We’re a week out from Crossover Day, the deadline for bills to pass their chamber of origin, and things are starting to move quickly.
Keep scrolling for more on a bill that could reduce pretrial detention. It will require quick action to get out of the Senate before the deadline. Also, DHHR could soon be split into three as a bill heads to the governor’s desk after passing both chambers by wide margins.
But first, a bill is moving that could open the door to discrimination against LGBTQ individuals on the basis of religious freedom.
Religious freedom bill could legalize LGBTQ discrimination
West Virginia delegates are advancing a bill that critics say could legalize discrimination of LGBTQ West Virginians and others on the grounds of religious freedom. On its face, the bill would create a legal test for any individual or corporation claiming that a state or local law interferes with a “sincerely held” religious belief.
“The examples I hear indicate that if you’re a Christian, you have to back down, eat your religion, and you don’t have a leg to stand on,” said Del. Tom Fast, R-Fayette, during the House Judiciary Committee today. “But this bill says, ‘wait a minute.’ If you’re a Christian, if you’re a Muslim, if you’re a Hindu — whatever religion you are — if there is an otherwise neutral bill that infringes on sincerely held religious beliefs, now you have a case.”
But critics noted such protections could allow individuals or businesses to discriminate against, or even deny essential services such as housing or medical treatment, to LGBTQ people.
These concerns are not just hypothetical. Similar bills have passed in numerous states, and led to complicated legal questions about what generally illegal behaviors could be allowable on the grounds of religious freedom. A Texas judge ruled last year that a provision of the Affordable Care Act requiring employer health insurance to cover PrEP medication preventing the spread of HIV violated the state’s religious freedom laws. In Illinois, a Catholic hospital network used a similar law to justify denying coverage of fertility treatments to employees in same-sex partnerships.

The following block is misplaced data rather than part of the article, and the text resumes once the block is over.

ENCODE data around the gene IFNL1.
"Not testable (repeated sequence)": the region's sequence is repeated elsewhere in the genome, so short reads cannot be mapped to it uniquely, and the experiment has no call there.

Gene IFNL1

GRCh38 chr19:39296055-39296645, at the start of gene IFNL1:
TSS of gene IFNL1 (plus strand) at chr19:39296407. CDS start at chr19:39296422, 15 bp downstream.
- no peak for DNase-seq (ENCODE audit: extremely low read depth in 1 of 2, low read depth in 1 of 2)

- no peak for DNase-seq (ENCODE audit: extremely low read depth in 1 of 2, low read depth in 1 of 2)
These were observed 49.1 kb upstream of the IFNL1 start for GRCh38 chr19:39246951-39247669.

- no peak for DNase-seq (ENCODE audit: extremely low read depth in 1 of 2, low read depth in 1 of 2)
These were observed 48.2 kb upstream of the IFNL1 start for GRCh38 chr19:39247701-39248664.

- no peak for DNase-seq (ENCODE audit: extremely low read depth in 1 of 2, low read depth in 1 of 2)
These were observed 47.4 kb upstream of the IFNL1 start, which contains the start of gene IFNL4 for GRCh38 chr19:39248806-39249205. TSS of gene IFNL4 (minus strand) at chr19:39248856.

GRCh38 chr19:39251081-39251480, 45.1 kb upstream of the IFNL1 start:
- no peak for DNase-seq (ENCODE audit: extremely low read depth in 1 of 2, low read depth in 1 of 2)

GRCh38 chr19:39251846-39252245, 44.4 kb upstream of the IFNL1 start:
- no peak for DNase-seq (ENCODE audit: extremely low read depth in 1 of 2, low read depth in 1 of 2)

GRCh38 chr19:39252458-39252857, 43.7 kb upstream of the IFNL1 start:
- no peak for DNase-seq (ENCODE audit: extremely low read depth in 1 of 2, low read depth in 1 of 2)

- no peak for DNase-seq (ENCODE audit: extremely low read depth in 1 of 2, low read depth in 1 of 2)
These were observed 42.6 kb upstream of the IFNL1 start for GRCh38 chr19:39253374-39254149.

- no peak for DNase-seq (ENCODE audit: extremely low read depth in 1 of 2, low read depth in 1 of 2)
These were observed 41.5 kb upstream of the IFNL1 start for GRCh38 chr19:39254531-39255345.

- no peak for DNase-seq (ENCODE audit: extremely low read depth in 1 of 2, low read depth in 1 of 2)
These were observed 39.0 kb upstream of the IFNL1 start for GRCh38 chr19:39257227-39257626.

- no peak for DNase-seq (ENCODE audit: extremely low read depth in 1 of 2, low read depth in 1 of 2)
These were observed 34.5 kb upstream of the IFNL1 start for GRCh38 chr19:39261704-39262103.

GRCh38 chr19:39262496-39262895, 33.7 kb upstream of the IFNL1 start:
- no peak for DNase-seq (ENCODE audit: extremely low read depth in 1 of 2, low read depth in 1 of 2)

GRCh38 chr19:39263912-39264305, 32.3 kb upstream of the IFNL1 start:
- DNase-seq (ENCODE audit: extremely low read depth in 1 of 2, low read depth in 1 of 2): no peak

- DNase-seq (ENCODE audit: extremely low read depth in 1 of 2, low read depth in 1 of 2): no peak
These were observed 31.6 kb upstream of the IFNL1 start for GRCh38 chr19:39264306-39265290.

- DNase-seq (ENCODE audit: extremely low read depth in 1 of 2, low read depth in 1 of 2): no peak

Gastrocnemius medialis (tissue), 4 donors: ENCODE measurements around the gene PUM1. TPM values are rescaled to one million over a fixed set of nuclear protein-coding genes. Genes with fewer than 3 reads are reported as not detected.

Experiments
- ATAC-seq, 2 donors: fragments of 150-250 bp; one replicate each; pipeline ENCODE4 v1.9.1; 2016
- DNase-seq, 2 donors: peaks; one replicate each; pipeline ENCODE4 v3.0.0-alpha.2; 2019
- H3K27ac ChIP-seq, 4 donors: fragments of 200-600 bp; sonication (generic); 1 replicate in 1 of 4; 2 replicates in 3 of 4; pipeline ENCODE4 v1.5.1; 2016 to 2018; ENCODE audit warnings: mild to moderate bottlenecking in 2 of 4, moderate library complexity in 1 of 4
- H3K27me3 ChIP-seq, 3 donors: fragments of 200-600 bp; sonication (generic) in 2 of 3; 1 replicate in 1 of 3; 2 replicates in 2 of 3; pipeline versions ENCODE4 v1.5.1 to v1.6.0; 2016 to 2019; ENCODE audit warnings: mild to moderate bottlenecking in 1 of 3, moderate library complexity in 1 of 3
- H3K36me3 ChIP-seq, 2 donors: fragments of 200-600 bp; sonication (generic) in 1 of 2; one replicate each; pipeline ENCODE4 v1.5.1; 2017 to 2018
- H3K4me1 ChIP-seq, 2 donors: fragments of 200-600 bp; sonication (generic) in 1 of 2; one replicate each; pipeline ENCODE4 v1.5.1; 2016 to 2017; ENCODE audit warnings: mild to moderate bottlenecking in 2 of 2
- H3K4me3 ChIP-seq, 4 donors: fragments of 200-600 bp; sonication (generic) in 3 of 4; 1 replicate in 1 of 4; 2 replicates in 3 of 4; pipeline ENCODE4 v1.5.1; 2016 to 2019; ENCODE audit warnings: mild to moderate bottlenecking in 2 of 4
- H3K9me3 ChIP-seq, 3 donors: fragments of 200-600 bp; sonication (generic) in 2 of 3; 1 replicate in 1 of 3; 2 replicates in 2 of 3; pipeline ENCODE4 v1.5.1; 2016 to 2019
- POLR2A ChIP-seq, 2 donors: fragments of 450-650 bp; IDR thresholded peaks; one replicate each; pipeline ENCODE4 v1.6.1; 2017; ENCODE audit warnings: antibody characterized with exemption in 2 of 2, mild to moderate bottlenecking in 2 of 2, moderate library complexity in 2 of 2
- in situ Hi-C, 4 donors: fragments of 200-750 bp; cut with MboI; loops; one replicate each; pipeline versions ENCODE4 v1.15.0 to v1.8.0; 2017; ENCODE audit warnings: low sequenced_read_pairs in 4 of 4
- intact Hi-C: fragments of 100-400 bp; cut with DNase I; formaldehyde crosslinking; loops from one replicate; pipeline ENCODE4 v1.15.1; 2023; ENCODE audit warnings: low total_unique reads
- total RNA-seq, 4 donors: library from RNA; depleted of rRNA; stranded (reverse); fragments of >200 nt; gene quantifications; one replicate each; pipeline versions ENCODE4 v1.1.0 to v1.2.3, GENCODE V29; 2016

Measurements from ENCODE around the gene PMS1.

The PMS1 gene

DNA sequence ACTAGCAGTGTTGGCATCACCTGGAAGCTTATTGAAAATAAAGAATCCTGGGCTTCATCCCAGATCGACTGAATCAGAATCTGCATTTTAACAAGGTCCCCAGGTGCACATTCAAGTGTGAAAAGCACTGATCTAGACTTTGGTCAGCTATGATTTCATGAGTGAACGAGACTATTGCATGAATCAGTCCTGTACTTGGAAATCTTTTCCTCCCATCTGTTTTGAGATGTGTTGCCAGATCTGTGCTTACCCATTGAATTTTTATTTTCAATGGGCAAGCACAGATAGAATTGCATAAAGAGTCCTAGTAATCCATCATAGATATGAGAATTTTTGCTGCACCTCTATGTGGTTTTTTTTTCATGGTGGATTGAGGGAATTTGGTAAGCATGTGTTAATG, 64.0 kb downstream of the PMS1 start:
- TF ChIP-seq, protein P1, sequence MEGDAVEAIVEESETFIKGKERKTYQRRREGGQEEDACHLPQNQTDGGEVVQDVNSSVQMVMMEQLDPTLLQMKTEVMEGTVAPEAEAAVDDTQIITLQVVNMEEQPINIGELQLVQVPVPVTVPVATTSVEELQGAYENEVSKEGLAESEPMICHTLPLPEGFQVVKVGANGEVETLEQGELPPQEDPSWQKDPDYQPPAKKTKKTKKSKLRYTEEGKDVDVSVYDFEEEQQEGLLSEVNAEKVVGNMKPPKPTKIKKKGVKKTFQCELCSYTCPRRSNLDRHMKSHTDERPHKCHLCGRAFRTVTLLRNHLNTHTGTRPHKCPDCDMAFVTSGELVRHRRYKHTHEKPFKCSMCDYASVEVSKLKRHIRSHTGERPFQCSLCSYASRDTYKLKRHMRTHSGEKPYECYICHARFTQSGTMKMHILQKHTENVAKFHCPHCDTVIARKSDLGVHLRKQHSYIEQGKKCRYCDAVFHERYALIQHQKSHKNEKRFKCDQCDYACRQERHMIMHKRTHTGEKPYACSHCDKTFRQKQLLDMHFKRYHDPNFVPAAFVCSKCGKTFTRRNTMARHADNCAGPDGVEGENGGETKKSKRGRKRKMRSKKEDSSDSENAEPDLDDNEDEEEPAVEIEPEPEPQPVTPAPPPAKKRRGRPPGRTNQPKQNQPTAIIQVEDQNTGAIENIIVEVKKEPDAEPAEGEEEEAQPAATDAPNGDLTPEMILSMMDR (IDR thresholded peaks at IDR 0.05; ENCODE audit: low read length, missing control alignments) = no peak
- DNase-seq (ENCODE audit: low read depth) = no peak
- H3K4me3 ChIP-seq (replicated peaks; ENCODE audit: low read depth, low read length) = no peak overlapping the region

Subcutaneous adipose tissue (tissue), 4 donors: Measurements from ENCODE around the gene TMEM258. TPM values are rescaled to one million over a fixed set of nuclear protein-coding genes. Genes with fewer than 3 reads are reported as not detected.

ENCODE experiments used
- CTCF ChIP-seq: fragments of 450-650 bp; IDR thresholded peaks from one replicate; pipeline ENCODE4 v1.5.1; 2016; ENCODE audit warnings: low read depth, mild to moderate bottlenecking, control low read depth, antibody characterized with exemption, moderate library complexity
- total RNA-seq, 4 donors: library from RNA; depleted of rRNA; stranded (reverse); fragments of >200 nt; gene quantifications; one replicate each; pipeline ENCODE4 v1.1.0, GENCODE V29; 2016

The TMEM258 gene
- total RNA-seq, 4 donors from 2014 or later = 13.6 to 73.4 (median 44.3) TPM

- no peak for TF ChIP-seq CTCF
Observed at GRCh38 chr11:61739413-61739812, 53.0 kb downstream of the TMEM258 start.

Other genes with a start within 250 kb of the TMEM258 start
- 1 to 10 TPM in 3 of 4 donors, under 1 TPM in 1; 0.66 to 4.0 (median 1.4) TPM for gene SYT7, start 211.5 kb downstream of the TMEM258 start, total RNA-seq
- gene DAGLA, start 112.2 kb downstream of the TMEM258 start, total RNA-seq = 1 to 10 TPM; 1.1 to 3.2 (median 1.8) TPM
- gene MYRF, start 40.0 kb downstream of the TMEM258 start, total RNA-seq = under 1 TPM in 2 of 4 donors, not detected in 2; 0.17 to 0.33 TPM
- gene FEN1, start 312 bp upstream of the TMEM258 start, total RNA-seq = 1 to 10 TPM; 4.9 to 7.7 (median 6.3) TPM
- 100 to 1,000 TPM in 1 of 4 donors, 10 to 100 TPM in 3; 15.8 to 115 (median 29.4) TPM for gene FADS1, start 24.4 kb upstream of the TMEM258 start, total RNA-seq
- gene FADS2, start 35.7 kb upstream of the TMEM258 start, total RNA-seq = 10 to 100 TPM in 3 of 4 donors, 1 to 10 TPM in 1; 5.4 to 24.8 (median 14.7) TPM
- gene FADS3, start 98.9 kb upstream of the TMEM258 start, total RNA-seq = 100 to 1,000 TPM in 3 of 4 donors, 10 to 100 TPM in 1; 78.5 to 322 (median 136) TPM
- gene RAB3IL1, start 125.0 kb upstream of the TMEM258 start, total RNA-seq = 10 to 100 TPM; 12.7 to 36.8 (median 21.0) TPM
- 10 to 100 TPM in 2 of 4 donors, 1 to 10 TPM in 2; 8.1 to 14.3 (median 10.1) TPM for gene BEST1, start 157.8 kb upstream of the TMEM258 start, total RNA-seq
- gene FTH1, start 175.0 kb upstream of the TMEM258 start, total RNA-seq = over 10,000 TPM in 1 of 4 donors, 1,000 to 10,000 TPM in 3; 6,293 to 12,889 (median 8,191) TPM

Republican lawmakers have repeatedly introduced measures like this for years. A similar bill passed the House in 2016, but was voted down in the Senate after it was amended to include explicit protections for LGBTQ West Virginians.
Jill Rice, president of the business coalition Opportunity West Virginia, told committee members she was concerned that a bill perceived to allow discrimination could have a negative impact on business investment in the state. She said that Secretary of Economic Development Mitch Carmichael recently told her coalition that companies interested in relocating to the state have been calling him concerned about what she called “discriminatory bills” like the one before the committee.
One of the bill’s co-sponsors, Del. Chris Pritt, R-Kanawha, rejected the bill’s label as discriminatory.
“This is not just to protect the religious majority,” Pritt said. “What this bill does is it actually goes and protects religious minorities.”
However, Jewish Del. Evan Hansen, D-Monongalia, noted a particular exemption seemed targeted at the practice of his own religion. The bill explicitly lays out that the law would not apply to abortion restrictions — and in other states, groups have argued abortion bans and religious freedom laws can’t coexist as many interpretations of Jewish law generally allow the practice.
The bill passed committee today as other anti-LGBTQ bills continue to move through the legislative process. HB 2007 would ban gender-affirming care for transgender minors in the state. Another bill that would allow a small minority of citizens to force a vote on any local ordinances has also moved through one committee in the House. In some municipalities that already have such ordinances, they have been used to force referendums on non-discrimination laws protecting LGBTQ residents.
A public hearing on the bill will be held this Friday at 4 p.m. —Ian Karbal
This bill could reduce pretrial detention. Will lawmakers advance it in time?